When pressed to describe a person, most admit to noticing the “eyes,” the “hair,” a “smile.” This works in conversation, but in writing, where readers thirst for deeper introspections, a new charter will need more than: “Big blue eyes,” “long, red hair,” with “a smile that stretched from ear to ear.” Alone these sketches will make dull a character in your reader’s imagination.
Writer Sigrid Nunez calls a character’s name, eye color, height, and sex: the driver’s license. She recommends we avoid “handing the reader a driver’s license,” and instead, focus on describing other physical details. We would do well to cultivate a rich bank of physical description, as we move toward mastering character development.
(For exercise photos, click on the hyperlink.)
- What are your first impressions of the Girl? Write one or two sentences at the top of the page.
- Fill the boxes with the corresponding body part (ex, “Hair” in the very top right box).
- Write one sentence for each body part that describes the Girl. (ex. “Her hair is brown, short.” Feel free to have fun. “Her mahogany hair had shined the first day of class, but two weeks of growth revealed the unsteady hand of her mother on those bangs.)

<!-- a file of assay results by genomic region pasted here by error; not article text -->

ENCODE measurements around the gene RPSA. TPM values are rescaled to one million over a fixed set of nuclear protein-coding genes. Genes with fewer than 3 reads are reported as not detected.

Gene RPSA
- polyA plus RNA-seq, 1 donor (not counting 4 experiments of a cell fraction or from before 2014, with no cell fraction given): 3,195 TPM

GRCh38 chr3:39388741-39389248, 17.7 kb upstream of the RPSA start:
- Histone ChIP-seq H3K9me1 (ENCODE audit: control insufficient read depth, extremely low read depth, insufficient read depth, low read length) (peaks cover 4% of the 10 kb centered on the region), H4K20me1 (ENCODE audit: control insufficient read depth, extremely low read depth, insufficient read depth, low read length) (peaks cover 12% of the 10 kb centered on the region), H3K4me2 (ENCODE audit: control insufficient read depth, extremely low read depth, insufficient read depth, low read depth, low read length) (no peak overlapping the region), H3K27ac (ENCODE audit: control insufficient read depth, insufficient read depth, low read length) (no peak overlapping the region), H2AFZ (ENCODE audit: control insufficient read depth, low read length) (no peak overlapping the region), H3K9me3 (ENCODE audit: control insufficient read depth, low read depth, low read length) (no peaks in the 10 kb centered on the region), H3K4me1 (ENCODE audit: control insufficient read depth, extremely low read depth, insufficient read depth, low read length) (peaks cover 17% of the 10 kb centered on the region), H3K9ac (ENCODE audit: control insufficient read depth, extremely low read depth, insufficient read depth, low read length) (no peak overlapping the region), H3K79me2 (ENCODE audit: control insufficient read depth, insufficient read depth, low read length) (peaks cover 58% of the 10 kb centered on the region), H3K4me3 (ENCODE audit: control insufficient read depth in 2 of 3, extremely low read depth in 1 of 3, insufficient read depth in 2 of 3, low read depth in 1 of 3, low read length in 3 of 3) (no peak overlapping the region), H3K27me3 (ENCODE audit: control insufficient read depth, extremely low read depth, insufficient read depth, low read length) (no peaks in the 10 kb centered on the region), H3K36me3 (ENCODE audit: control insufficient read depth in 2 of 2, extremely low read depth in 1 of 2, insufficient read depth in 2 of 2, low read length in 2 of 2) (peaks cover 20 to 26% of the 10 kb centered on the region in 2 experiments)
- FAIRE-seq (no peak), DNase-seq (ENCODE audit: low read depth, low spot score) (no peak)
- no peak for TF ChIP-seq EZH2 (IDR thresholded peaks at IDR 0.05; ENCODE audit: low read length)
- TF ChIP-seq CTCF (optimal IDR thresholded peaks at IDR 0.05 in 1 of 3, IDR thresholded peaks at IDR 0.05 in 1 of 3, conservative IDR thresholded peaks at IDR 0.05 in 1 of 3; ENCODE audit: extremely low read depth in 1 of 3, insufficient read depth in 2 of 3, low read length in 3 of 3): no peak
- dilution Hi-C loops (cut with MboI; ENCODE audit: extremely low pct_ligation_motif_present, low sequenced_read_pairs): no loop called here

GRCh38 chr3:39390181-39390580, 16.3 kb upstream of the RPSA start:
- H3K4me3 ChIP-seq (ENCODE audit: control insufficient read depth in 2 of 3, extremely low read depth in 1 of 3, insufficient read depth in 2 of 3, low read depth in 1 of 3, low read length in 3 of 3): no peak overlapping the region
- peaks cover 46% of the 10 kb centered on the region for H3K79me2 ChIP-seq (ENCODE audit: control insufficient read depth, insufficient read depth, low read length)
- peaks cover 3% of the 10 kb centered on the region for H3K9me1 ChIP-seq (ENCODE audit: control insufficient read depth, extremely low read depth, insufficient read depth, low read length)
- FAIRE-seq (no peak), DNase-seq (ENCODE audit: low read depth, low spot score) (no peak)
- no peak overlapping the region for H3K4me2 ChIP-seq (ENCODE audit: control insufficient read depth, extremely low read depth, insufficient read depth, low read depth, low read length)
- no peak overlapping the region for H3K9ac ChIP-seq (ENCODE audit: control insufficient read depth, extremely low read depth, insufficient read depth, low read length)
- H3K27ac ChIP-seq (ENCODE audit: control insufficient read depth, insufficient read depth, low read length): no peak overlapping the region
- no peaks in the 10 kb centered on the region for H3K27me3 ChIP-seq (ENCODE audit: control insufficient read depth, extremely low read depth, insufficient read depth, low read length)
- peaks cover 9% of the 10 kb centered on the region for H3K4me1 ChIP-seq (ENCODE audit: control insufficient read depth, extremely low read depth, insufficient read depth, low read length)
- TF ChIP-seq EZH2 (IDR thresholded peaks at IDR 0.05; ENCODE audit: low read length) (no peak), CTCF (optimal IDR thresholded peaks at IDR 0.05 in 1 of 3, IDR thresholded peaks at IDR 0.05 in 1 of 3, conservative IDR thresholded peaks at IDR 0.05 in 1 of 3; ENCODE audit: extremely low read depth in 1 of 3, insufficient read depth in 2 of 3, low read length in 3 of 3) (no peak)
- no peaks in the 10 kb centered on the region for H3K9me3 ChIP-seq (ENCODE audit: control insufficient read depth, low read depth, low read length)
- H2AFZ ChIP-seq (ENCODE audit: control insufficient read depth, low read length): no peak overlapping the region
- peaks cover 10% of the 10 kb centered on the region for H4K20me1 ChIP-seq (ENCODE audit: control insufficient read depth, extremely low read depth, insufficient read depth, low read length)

- What are your final impressions? Reflect on how a deeper look at this character has illuminated some aspect of her that you did not notice at first. First impressions are usually wrong. One or two sentences at the bottom will suffice.
- Read the various body parts. You will notice overlap between the male and the female, and, naturally, some unique elements per body (the latter tend to be absent in casual writing).
- Reflect on your own writing. Are there body parts in this sketch that you refrain from writing, forget to mention, or haven’t considered?
- Circle three or four body parts that you seldom write about.
- Write a dialogue where both characters compliment the other’s body parts that you have circled. Have fun.
This exercise reminds us that we already have a rich bank of physical descriptions preloaded. As observers we notice much more than Hair, Eyes, Mouth, and a reader’s imagination only becomes fully quenched when given other aspects of the human body.